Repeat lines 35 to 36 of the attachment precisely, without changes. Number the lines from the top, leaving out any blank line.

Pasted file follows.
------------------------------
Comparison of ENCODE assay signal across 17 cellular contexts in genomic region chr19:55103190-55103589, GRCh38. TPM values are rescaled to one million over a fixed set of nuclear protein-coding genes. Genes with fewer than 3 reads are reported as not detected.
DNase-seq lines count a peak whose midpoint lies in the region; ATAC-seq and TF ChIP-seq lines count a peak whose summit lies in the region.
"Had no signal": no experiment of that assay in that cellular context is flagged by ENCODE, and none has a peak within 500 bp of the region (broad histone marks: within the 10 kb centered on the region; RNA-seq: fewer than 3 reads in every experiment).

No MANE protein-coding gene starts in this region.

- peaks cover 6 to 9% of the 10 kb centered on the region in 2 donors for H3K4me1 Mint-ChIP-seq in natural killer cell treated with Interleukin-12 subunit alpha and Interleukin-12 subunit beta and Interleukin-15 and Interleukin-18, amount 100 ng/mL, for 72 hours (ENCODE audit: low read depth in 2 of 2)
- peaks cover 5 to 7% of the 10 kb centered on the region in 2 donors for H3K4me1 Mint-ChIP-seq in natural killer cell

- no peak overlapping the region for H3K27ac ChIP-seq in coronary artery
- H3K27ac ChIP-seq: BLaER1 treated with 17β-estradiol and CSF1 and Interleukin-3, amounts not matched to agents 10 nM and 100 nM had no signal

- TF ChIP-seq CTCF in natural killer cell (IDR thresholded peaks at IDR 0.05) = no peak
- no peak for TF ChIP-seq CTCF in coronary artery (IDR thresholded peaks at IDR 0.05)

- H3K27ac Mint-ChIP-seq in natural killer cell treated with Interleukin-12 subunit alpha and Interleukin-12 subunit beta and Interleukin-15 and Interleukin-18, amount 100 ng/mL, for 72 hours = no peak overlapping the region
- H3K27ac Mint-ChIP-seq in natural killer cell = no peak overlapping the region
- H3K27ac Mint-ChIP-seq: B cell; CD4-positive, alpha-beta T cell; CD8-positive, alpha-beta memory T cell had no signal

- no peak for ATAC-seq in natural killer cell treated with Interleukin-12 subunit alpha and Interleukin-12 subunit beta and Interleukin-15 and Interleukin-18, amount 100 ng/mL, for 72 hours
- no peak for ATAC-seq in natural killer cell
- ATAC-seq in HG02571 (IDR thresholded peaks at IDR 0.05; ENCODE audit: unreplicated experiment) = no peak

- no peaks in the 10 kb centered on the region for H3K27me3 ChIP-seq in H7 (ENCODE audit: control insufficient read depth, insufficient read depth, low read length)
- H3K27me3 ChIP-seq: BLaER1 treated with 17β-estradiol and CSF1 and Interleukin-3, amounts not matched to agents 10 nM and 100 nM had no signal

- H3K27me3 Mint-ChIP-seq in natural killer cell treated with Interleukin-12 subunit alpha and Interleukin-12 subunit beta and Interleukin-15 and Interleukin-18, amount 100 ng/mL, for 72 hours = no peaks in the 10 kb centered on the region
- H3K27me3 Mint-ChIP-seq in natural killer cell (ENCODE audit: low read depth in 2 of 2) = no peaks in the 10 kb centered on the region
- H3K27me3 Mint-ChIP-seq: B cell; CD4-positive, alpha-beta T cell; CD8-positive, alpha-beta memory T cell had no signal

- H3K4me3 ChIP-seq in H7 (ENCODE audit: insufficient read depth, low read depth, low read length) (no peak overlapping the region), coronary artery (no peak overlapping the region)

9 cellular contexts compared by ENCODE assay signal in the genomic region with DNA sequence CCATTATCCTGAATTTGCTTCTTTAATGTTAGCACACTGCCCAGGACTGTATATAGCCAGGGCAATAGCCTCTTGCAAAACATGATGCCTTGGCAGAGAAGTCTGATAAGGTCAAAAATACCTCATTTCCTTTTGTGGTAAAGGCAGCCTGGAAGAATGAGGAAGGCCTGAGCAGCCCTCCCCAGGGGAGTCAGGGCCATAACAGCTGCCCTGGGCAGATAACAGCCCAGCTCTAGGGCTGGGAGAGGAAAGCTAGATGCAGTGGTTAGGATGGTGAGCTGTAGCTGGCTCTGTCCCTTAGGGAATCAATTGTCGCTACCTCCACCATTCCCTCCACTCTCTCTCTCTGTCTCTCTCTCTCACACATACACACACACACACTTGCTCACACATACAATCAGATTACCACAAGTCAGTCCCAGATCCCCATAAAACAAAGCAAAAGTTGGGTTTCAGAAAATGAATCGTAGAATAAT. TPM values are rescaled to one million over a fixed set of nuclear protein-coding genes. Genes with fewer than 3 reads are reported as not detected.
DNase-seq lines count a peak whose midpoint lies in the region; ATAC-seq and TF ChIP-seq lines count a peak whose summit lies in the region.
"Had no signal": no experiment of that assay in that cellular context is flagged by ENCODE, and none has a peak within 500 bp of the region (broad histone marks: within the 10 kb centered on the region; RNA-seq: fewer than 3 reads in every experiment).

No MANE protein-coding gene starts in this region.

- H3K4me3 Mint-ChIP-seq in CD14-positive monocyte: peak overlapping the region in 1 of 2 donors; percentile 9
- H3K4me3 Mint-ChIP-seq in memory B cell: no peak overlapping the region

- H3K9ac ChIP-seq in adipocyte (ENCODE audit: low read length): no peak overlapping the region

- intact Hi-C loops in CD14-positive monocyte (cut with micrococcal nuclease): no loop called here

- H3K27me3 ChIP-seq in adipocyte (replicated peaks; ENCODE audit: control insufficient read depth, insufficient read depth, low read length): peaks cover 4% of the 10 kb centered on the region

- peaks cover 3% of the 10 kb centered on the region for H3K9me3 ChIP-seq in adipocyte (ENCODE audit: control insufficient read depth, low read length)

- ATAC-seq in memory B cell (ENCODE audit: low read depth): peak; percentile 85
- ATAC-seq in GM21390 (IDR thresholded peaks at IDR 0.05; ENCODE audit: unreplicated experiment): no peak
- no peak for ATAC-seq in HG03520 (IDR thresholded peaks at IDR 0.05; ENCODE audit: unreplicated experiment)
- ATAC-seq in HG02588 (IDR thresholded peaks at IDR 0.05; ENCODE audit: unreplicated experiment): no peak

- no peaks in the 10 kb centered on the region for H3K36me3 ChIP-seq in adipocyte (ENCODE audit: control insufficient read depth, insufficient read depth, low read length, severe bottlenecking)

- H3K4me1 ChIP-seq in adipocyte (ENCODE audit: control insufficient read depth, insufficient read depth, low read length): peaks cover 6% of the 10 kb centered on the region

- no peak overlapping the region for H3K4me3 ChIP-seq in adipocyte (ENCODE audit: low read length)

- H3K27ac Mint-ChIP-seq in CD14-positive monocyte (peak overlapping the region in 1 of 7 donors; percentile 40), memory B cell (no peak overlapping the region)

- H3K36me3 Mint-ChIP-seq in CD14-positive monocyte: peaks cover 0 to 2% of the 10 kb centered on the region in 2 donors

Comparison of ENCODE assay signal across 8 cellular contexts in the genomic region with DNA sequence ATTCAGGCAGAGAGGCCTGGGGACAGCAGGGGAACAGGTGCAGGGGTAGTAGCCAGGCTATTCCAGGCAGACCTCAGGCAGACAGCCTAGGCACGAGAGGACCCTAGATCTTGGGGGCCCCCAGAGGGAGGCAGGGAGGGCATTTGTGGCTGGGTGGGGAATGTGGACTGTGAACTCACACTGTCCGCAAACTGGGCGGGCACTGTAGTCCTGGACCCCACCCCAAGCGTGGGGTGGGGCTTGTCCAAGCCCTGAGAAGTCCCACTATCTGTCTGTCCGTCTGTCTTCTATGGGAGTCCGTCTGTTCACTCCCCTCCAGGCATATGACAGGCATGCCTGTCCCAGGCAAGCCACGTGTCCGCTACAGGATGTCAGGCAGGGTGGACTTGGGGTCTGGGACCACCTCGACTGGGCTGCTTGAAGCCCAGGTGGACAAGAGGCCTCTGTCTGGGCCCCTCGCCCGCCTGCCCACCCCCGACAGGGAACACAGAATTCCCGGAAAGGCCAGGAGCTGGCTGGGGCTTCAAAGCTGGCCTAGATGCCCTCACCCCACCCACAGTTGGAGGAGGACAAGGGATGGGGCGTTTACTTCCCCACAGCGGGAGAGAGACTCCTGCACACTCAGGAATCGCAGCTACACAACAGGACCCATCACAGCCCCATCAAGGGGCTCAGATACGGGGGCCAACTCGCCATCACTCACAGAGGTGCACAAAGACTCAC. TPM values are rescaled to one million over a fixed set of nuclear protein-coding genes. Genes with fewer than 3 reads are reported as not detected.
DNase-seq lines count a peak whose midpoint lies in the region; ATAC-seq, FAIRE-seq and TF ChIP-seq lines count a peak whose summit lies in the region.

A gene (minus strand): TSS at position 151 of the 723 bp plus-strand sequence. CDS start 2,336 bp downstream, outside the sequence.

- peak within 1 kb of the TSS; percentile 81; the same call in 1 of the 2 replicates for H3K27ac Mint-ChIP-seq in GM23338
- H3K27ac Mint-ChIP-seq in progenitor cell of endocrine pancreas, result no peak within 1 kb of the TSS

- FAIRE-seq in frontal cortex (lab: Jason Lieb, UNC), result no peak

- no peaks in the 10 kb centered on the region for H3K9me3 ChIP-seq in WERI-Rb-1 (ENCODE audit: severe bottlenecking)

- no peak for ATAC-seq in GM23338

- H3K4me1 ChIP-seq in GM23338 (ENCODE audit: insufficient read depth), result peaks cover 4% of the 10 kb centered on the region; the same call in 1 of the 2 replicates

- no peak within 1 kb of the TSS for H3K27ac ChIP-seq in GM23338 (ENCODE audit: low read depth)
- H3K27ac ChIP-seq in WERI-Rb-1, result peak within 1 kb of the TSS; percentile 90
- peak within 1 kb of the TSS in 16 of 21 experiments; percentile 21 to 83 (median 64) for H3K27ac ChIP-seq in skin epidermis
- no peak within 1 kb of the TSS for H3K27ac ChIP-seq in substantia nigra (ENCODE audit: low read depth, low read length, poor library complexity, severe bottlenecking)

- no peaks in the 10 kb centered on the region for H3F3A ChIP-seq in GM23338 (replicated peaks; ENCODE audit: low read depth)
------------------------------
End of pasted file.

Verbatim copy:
- no peak for ATAC-seq in HG03520 (IDR thresholded peaks at IDR 0.05; ENCODE audit: unreplicated experiment)
- ATAC-seq in HG02588 (IDR thresholded peaks at IDR 0.05; ENCODE audit: unreplicated experiment): no peak